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Every day we post 10 new Classical CD and DVD reviews. A free weekly summary is available by e-mail. MusicWeb is not a subscription site. To keep it free please purchase discs through our links.

  Classical Editor Rob Barnett    





Birgit Nilsson - Swedish Radio Concerts
Giacomo PUCCINI (1858 – 1924) Tosca: Vissi d’arte; Turandot: In questa reggia;
Carl Maria von WEBER (1786 – 1826) Oberon: Ozean, du Ungeheuer;
Ludwig van BEETHOVEN (1770 – 1827) Fidelio: Abscheulicher, wo eilst du hin;
Giuseppe VERDI (1813 – 1901) Aida: O patria mia; La forza del destino: Pace, pace, mio Dio;
Richard WAGNER (1813 – 1883) Tannhäuser: Dich, teure Halle, grüss’ ich wieder;
Rolf LIEBERMANN (1910 – 1999) Penelope: Penelope’s aria;
Franz BERWALD (1796 – 1868) Estrella de Soria: Estrella’s aria
Birgit Nilsson (soprano), Swedish Radio Orchestra/Nils Grevillius (1, 4, 6), Stockholm Philharmonic Orchestra/Nils Grevillius (2, 3, 5, 7), Royal Orchestra, Stockholm/Sixten Ehrling (8), Stockholm Radio Orchestra/Sten Frykberg (9)
rec. Circus, Stockholm, January 15, 1961 (1, 4, 6), Concert Hall, Stockholm, August 18-19, 1961 (2, 3, 5), March 5, 1959 (7), Royal Academy of Music, Stockholm, April 18, 1955 (8), April 13, 1947 (9)
BLUEBELL ABCD 055 [65:28]



Different listeners react differently to certain singers and instrumentalists. The arguably greatest sopranos during the second half of the last century, Callas and Nilsson, have each had their admirers and detractors. “Callas”, the latter stated, “sacrificed beauty for dramatic truth; Nilsson was technically perfect but lacked warmth”. There may be some truth in both these views but a majority of lovers of great operatic singing could overlook these deficiencies – if that’s what they are – and enjoy other qualities. In the case of Birgit Nilsson there’s the power, the steadiness, the ringing top notes. They are all present in abundance in these live recordings from her relative youth – and there is more than passing evidence that she possessed other qualities as well.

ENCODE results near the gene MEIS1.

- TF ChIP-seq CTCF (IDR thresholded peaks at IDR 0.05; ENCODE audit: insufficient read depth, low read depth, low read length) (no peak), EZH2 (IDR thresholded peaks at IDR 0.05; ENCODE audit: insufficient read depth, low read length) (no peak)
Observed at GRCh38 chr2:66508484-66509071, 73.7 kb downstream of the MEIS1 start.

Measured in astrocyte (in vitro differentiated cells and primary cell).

This compilation of Swedish Radio recordings from, mainly, the early 1960s, was originally issued in 1993. The recent departure of Birgit Nilsson has made it appropriate to assess it again. Sonically there is little to grumble about; it is in mono of course but Swedish Radio produced good recordings in those days and nobody need hesitate on that account. It can’t compete with studio efforts from the big companies from the same time but there is no lack of presence, the orchestras are well in the picture and Birgit Nilsson’s magnificent voice rings out undistorted and with all her power in full evidence. The conductor on most of the tracks is Nils Grevillius, who directed the Royal Opera for more than three decades and was adored by the orchestra. He is well-known to many collectors of opera arias, not least from his many recordings with Jussi Björling from the early 1930s to the late 1950s.

The repertoire is mainly standard fare that Birgit Nilsson often sang in concert. Several of the operas represented also belonged to her stage repertoire. The last two numbers are, however, rarities that are very good to have – especially with Nilsson singing.

“She lacked warmth?” Listen to the first track, Vissi d’arte from Tosca, one of her favourite roles, besides the Wagner and Strauss diet. There is certainly no lack of feeling. A light flutter in her otherwise rock-steady voice tells us that emotions are near the surface. Tosca is an actress a